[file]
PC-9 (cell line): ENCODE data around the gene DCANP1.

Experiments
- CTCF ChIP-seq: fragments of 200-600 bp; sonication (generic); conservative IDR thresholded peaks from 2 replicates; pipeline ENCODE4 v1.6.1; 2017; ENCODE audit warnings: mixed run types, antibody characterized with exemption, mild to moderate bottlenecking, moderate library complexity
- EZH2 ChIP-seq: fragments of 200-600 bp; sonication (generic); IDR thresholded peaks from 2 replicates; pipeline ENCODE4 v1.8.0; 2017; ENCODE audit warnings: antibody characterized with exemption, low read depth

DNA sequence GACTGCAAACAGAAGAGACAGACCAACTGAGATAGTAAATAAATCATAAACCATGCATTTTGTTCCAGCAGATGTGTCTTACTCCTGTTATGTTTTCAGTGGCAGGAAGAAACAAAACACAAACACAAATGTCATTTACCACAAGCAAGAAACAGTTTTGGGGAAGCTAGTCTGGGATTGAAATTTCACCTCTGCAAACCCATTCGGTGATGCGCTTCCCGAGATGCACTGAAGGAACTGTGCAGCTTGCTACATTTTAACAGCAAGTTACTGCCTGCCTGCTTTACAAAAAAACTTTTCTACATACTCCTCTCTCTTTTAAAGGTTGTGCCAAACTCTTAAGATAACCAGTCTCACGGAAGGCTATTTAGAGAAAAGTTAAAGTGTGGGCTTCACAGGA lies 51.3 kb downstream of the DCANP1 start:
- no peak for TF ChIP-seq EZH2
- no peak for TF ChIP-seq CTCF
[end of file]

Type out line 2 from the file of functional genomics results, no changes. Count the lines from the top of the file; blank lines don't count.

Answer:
Experiments